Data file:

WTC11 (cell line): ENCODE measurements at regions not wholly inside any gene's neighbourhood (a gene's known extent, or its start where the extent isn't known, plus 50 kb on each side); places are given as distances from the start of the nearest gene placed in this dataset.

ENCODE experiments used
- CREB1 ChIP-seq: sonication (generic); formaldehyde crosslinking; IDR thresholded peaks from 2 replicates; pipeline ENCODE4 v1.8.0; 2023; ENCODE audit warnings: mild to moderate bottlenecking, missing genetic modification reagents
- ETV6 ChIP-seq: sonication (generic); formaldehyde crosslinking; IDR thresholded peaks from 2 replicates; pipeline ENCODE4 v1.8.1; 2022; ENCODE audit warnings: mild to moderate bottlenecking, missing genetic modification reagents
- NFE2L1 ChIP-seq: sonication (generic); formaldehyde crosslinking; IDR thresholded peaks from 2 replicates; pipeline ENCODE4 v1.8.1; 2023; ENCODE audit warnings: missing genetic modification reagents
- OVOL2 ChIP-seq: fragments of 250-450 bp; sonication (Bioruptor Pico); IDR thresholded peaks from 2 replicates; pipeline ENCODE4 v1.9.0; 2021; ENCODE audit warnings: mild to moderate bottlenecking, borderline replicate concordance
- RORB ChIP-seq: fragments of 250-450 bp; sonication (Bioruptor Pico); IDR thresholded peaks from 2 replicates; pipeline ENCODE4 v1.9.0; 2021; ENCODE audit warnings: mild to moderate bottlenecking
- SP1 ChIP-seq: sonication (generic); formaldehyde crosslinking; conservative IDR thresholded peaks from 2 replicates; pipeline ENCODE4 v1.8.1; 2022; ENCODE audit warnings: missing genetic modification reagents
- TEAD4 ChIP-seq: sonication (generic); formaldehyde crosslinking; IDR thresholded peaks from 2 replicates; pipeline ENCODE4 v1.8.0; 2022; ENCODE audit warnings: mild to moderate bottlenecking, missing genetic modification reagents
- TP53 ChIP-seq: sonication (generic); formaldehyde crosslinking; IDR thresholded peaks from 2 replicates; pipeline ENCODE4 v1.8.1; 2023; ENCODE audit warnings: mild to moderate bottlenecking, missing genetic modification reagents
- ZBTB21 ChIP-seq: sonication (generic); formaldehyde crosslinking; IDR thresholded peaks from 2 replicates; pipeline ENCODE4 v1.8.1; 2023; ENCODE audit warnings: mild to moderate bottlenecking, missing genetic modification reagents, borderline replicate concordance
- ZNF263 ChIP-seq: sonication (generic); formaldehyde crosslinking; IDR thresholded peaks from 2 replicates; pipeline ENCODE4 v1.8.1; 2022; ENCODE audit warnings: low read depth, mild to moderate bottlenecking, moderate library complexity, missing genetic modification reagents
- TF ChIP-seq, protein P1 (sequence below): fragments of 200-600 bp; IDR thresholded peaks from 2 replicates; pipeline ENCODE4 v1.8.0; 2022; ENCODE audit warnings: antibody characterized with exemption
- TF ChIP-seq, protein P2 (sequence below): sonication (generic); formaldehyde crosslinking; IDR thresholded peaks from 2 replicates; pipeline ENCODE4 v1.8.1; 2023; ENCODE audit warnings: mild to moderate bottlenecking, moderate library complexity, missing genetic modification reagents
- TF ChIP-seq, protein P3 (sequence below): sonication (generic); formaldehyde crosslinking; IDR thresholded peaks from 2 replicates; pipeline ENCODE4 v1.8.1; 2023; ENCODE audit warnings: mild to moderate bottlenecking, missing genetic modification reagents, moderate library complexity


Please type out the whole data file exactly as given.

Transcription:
WTC11 (cell line): ENCODE measurements at regions not wholly inside any gene's neighbourhood (a gene's known extent, or its start where the extent isn't known, plus 50 kb on each side); places are given as distances from the start of the nearest gene placed in this dataset.

ENCODE experiments used
- CREB1 ChIP-seq: sonication (generic); formaldehyde crosslinking; IDR thresholded peaks from 2 replicates; pipeline ENCODE4 v1.8.0; 2023; ENCODE audit warnings: mild to moderate bottlenecking, missing genetic modification reagents
- ETV6 ChIP-seq: sonication (generic); formaldehyde crosslinking; IDR thresholded peaks from 2 replicates; pipeline ENCODE4 v1.8.1; 2022; ENCODE audit warnings: mild to moderate bottlenecking, missing genetic modification reagents
- NFE2L1 ChIP-seq: sonication (generic); formaldehyde crosslinking; IDR thresholded peaks from 2 replicates; pipeline ENCODE4 v1.8.1; 2023; ENCODE audit warnings: missing genetic modification reagents
- OVOL2 ChIP-seq: fragments of 250-450 bp; sonication (Bioruptor Pico); IDR thresholded peaks from 2 replicates; pipeline ENCODE4 v1.9.0; 2021; ENCODE audit warnings: mild to moderate bottlenecking, borderline replicate concordance
- RORB ChIP-seq: fragments of 250-450 bp; sonication (Bioruptor Pico); IDR thresholded peaks from 2 replicates; pipeline ENCODE4 v1.9.0; 2021; ENCODE audit warnings: mild to moderate bottlenecking
- SP1 ChIP-seq: sonication (generic); formaldehyde crosslinking; conservative IDR thresholded peaks from 2 replicates; pipeline ENCODE4 v1.8.1; 2022; ENCODE audit warnings: missing genetic modification reagents
- TEAD4 ChIP-seq: sonication (generic); formaldehyde crosslinking; IDR thresholded peaks from 2 replicates; pipeline ENCODE4 v1.8.0; 2022; ENCODE audit warnings: mild to moderate bottlenecking, missing genetic modification reagents
- TP53 ChIP-seq: sonication (generic); formaldehyde crosslinking; IDR thresholded peaks from 2 replicates; pipeline ENCODE4 v1.8.1; 2023; ENCODE audit warnings: mild to moderate bottlenecking, missing genetic modification reagents
- ZBTB21 ChIP-seq: sonication (generic); formaldehyde crosslinking; IDR thresholded peaks from 2 replicates; pipeline ENCODE4 v1.8.1; 2023; ENCODE audit warnings: mild to moderate bottlenecking, missing genetic modification reagents, borderline replicate concordance
- ZNF263 ChIP-seq: sonication (generic); formaldehyde crosslinking; IDR thresholded peaks from 2 replicates; pipeline ENCODE4 v1.8.1; 2022; ENCODE audit warnings: low read depth, mild to moderate bottlenecking, moderate library complexity, missing genetic modification reagents
- TF ChIP-seq, protein P1 (sequence below): fragments of 200-600 bp; IDR thresholded peaks from 2 replicates; pipeline ENCODE4 v1.8.0; 2022; ENCODE audit warnings: antibody characterized with exemption
- TF ChIP-seq, protein P2 (sequence below): sonication (generic); formaldehyde crosslinking; IDR thresholded peaks from 2 replicates; pipeline ENCODE4 v1.8.1; 2023; ENCODE audit warnings: mild to moderate bottlenecking, moderate library complexity, missing genetic modification reagents
- TF ChIP-seq, protein P3 (sequence below): sonication (generic); formaldehyde crosslinking; IDR thresholded peaks from 2 replicates; pipeline ENCODE4 v1.8.1; 2023; ENCODE audit warnings: mild to moderate bottlenecking, missing genetic modification reagents, moderate library complexity